I’ve long admired Swedish shirt brand Eton for their clear purpose and long term vision as far as fashion goes. Under the creative direction of Sebastian Dollinger, Eton has been producing great collections season after season, featuring something for every man: style, uniqueness and wearability.
This time around, for their Spring/Summer 2020 line, Eton traveled to India, and more specifically, Jaipur in the heart of Rajasthan. Fabrics inspired by the traditional block printing, but instead of imitating their patterns, these look like the cloth that is used to protect the printers’ tables, with its colorful bleed-through.
Pocket squares with “Horn OK Please” printed on them — the sign that is on every Indian truck, those masterful traveling art exhibits that everyone who has ever been to India has noticed and photographed probably. Yet at the heart of Eton stands their more conservative collection, the kinds of shirts that every man could wear to work and still feel unique.
I caught up with Dollinger in Florence, during Pitti Uomo and following are his thoughts on inspiration this time around, as well as what makes a truly sustainable brand.
I read about the inspiration coming from a trip to India with your team, to visit artists friends of yours, but I wanted to know how you came up with the specific patterns and Jaipur — which is a country in itself!
Sebastian Dollinger: It is! I have a love for Jaipur and the area surrounding, Rajasthan. And I have had that since I first went there a million years ago. To me, it’s freedom, to me it’s creativity, to me it’s artistry — to me it’s loads of things. To my wife, it’s the complete opposite, it’s the worst place in the world probably. She is a brand store woman, the quintessential New Yorker.
I could move to India! I’ve got friends there, they are an artist family, from India and they have an artists’ retreat outside of Jaipur, forty-five minutes in the middle of the desert. So they invited me to stay, with my colleagues… I wanted in the beginning to keep it as my private place, I didn’t want to involve work, because these are my friends, and sometimes I don’t want to mix work with some special, special places… But I love my colleagues and I said “Lets go!” And they are upcyclers that family so they collect trash all over Rajasthan and make it into art. They curate art in this way. They’re called “the Wolves of Jaipur”, because they hunt and gather and are a pack. They collect all this stuff and then make artwork out of it in the most phenomenal way.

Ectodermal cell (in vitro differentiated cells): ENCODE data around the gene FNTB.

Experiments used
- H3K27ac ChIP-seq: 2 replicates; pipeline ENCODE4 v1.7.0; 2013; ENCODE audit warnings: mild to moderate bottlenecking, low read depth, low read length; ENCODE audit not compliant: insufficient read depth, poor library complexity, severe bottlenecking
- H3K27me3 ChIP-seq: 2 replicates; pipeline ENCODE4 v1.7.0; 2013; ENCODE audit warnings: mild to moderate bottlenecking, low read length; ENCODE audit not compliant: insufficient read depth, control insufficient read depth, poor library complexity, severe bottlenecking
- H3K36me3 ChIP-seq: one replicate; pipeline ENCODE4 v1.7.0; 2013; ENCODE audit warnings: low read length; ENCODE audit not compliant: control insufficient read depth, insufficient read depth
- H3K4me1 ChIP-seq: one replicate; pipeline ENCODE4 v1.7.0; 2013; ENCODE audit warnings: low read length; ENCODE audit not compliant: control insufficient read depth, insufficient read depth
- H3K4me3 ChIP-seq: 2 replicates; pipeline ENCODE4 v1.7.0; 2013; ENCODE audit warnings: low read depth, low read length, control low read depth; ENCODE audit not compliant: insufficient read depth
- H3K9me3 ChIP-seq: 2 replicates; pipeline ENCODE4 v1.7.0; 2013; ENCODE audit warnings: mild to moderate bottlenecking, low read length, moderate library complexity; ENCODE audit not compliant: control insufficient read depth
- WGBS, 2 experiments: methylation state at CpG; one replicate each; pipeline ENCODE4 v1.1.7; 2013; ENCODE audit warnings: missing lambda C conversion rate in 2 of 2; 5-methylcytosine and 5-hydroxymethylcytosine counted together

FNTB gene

So that’s where we stayed. But my idea of what I wanted to do with this collection was very clear from the beginning, because I love truck art. And truck art has got two countries, Pakistan which is even more insane than India, but since I had my connection with Jaipur, I went there. We went all over the Jaipur area and took pictures, shot film and interviewed drivers — we could have almost written a book with all the things that we collected. And we realized we almost had more than we needed to create a fantastic fabric collection. We also wanted to dive into the world of Ragamala paintings — Ragamala was the ancient art of depicting historical moments on leather. So it’s a particular way of painting.